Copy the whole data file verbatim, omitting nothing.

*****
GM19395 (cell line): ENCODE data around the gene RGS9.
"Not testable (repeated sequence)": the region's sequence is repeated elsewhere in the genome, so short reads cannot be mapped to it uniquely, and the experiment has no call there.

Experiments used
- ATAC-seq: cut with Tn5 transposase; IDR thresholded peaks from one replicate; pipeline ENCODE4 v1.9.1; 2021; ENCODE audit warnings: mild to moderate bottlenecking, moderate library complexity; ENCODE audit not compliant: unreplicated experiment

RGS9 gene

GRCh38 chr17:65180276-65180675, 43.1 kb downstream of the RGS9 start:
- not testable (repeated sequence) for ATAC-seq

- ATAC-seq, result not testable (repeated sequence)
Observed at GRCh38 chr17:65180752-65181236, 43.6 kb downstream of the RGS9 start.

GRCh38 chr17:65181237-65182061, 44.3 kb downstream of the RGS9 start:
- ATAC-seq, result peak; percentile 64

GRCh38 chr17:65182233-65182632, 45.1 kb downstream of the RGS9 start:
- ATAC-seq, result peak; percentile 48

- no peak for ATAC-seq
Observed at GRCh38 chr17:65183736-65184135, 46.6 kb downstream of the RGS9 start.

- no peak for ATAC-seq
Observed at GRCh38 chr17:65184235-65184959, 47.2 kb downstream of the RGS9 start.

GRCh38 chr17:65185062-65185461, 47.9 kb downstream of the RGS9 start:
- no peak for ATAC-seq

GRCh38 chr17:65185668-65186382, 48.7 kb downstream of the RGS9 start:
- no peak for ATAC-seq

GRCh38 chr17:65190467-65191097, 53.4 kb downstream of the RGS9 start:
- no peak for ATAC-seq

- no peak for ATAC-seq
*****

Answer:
GM19395 (cell line): ENCODE data around the gene RGS9.
"Not testable (repeated sequence)": the region's sequence is repeated elsewhere in the genome, so short reads cannot be mapped to it uniquely, and the experiment has no call there.

Experiments used
- ATAC-seq: cut with Tn5 transposase; IDR thresholded peaks from one replicate; pipeline ENCODE4 v1.9.1; 2021; ENCODE audit warnings: mild to moderate bottlenecking, moderate library complexity; ENCODE audit not compliant: unreplicated experiment

RGS9 gene

GRCh38 chr17:65180276-65180675, 43.1 kb downstream of the RGS9 start:
- not testable (repeated sequence) for ATAC-seq

- ATAC-seq, result not testable (repeated sequence)
Observed at GRCh38 chr17:65180752-65181236, 43.6 kb downstream of the RGS9 start.

GRCh38 chr17:65181237-65182061, 44.3 kb downstream of the RGS9 start:
- ATAC-seq, result peak; percentile 64

GRCh38 chr17:65182233-65182632, 45.1 kb downstream of the RGS9 start:
- ATAC-seq, result peak; percentile 48

- no peak for ATAC-seq
Observed at GRCh38 chr17:65183736-65184135, 46.6 kb downstream of the RGS9 start.

- no peak for ATAC-seq
Observed at GRCh38 chr17:65184235-65184959, 47.2 kb downstream of the RGS9 start.

GRCh38 chr17:65185062-65185461, 47.9 kb downstream of the RGS9 start:
- no peak for ATAC-seq

GRCh38 chr17:65185668-65186382, 48.7 kb downstream of the RGS9 start:
- no peak for ATAC-seq

GRCh38 chr17:65190467-65191097, 53.4 kb downstream of the RGS9 start:
- no peak for ATAC-seq

- no peak for ATAC-seq